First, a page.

Why bosses don’t listen to marketers

Thomas Barta TryThisBlog
By Thomas Barta
Last updated: September 04, 2015

Daniel* is a marketer–and Daniel has a problem: he isn’t getting his boss’s attention. A regional marketing head of a large consumer electronics company, he often finds himself last on his boss’s agenda. Daniel isn’t alone. Millions of marketers struggle to get attention. Perhaps their work isn’t seen as critical for the company (from my cmo.com column).

How influential is marketing inside the organization? Some new US studies suggest it’s rising. A recent study by University of Mannheim found it’s shrinking. We all agree: it could be higher. According to the Mannheim research, too few marketers do what’s deemed key for the business. Executives in the study rated pricing, product development, and strategy (PPS) as the most important business functions. Unfortunately marketers aren’t seen as very involved in PPS. My latest global CMO study with Patrick Barwise paints a similar picture: just 32% of senior marketers have a stake in pricing, 56% in product development, and 39% in strategy.

On the flip side, the Mannheim study found, marketers are seen as deeply involved in communication and customer satisfaction (CC). Unfortunately company leaders in the study find CC less important than PPS. That’s unfair (and incorrect). But every marketer knows: perception is reality. If people think your work isn’t important, you won’t be seen as important.

“The marketer’s role is to help the company generate long-term organic profit growth” says Patrick Barwise, the renowned marketing thinker and London Business School professor. Here’s the good news from Mannheim: influential marketing departments are the biggest influencers of company growth. Whenever marketing gains influence, companies thrive.

Before Daniel became my client, I asked him, “What do you do?” He replied, “I look after our brand and brand communication.” Even as the Head of Marketing, Daniel had stayed away from the big profit drivers–pricing, product, or place (distribution). And when I interviewed senior leaders at Daniel’s company, many described him as a “lightweight.” No wonder he didn’t get attention.

Three Steps To Influence

To develop C-suite traction, Daniel had to get involved in what matters most for growth. As part of a six-month program, he identified three steps to increase his influence:

Find the company’s biggest growth levers. If you help the company grow profitably, you’ll be in the game. Daniel quickly figured out that distribution was a major bottleneck. Competitors were simply in more shops. Another big issue was pricing. The company adjusted prices almost daily to steer product sales in a tough market. But the process was unsophisticated, and cutting prices too much immediately hit the bottom line.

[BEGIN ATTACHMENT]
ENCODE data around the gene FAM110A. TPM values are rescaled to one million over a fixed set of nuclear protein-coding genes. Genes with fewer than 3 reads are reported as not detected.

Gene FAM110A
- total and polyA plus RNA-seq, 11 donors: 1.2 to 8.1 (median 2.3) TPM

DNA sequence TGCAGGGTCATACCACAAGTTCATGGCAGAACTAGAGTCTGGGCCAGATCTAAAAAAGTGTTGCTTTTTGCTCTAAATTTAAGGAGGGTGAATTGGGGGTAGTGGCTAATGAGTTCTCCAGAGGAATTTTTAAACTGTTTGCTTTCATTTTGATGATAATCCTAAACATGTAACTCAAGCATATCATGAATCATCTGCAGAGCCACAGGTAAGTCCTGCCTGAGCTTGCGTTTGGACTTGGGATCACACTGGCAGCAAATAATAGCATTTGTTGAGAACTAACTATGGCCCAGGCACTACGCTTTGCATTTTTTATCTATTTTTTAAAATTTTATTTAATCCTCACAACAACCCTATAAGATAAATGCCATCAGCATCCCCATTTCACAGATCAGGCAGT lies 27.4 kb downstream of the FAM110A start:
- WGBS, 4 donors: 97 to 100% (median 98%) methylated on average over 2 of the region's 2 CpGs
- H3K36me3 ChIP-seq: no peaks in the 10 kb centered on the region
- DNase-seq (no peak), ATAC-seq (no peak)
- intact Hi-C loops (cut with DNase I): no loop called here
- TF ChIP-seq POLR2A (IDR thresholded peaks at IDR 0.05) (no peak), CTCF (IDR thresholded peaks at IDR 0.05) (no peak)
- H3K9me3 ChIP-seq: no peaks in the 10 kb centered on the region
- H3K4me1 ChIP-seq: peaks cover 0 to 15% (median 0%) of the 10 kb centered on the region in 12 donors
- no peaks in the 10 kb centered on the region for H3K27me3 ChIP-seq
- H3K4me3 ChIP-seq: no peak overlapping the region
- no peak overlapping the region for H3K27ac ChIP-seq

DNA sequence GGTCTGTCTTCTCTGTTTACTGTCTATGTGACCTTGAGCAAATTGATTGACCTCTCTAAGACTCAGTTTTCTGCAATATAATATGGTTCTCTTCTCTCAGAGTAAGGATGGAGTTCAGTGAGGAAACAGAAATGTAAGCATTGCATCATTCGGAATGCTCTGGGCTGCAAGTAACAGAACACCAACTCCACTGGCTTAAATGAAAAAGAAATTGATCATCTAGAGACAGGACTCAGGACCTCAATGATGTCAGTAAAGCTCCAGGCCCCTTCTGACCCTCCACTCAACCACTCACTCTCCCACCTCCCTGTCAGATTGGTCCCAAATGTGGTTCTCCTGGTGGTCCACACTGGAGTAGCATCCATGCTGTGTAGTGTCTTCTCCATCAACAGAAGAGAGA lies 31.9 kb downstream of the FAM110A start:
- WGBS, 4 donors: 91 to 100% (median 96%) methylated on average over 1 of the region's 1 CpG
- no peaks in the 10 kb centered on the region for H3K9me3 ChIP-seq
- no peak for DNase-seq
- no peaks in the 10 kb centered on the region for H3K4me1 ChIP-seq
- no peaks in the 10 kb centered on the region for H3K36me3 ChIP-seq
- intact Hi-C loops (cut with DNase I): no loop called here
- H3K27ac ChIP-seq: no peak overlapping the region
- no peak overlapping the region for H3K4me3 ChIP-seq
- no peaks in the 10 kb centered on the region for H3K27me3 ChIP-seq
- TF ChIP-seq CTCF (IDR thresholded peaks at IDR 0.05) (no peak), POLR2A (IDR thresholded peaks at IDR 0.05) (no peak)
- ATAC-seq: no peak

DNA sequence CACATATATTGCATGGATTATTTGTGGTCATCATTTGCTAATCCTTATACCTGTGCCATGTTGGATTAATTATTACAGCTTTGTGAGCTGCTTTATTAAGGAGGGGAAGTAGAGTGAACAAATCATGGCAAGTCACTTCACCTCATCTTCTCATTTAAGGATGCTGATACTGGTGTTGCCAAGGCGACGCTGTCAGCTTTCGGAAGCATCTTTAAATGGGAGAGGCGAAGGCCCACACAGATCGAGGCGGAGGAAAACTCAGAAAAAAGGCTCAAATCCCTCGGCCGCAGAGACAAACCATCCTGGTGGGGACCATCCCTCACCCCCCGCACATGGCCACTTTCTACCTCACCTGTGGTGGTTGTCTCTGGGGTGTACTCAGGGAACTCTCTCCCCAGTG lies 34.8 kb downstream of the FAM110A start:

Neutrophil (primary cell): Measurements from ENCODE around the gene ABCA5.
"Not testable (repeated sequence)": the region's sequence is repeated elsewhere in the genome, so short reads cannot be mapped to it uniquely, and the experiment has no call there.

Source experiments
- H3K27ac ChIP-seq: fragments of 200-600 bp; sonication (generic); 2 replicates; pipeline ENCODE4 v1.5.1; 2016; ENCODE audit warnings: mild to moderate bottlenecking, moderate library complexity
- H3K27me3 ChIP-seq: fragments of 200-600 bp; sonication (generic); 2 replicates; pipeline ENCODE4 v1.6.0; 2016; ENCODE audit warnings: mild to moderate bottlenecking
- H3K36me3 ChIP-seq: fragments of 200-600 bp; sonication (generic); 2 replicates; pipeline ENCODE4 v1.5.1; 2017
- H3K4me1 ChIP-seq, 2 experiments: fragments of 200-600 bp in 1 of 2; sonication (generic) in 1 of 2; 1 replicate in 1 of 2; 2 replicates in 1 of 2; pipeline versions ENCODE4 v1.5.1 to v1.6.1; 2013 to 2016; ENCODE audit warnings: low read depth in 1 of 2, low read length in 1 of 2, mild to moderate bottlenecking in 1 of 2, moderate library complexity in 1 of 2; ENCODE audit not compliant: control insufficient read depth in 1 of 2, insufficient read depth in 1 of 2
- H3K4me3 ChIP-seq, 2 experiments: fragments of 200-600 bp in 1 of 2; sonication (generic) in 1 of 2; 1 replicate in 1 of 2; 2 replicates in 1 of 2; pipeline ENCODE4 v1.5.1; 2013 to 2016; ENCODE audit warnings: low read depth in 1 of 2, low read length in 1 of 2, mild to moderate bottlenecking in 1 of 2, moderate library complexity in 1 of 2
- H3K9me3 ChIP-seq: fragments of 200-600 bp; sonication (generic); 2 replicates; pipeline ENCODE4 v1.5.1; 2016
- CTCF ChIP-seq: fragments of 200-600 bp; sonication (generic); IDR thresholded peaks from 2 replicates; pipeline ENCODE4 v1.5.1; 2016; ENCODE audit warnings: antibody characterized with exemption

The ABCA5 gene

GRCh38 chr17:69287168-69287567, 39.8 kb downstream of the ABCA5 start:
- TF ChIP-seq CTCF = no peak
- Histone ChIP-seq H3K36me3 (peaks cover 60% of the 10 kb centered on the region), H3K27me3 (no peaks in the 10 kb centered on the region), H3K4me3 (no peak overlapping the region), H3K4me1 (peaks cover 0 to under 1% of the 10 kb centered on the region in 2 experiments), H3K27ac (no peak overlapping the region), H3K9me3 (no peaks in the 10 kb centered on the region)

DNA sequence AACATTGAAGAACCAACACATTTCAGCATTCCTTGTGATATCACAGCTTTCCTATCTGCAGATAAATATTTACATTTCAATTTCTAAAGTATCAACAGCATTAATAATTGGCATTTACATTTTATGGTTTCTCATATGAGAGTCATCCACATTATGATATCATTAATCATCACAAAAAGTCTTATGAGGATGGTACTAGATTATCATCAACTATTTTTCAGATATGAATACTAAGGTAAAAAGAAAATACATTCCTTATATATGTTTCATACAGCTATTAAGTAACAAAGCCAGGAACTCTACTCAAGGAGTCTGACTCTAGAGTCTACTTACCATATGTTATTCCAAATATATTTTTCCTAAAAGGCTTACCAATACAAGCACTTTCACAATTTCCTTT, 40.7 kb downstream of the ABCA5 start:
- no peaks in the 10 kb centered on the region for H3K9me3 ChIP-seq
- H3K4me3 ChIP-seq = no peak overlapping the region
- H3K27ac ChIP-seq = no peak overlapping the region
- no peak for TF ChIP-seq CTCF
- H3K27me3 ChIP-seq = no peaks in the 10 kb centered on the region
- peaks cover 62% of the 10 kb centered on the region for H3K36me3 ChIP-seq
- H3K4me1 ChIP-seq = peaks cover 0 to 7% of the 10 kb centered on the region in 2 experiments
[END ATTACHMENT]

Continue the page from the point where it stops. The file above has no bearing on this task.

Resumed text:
Throw the biggest stone. Once you know the big growth levers, go where you can make the biggest difference. In Daniel’s case, the Head of Sales had just hired two pricing specialists. It didn’t–at this point–make sense for Daniel to tackle pricing. Distribution was a bigger opportunity. Daniel knew the retail landscape and already had ideas about how to get products into more stores. Distribution was the way to go.

Start small, think big. As a marketer, when you engage in a new field, take small steps but have the end in mind: profitable growth. Daniel knew he couldn’t just jump into distribution. Instead, he did his homework. First, he collected the company’s distribution information. He found the data to be patchy–nobody had a full overview. His team created a dashboard, showing that distribution was at 68 percent of all stores. With these insights, Daniel got more involved. His team developed distribution ideas and even shifted the marketing budget to fund these efforts. One day he felt comfortable enough to share his vision: “Let’s crack 80 percent.” The sales team initially felt put on the spot. But with data at hand, people listened to Daniel. Eighty percent became the goal. When they reached it, a big part of the success was credited to Daniel.

It took Daniel several weeks to change his own brand from marketing expert to growth driver. Now, lack of attention, for him, is a thing of the past.

Your influence as a leader goes up when you work on the company’s biggest issues. Getting involved in what matters may take you several steps. How about taking the first step today?

Ask yourself; do you work on the right issues to be influential?

*The name and context has been changed.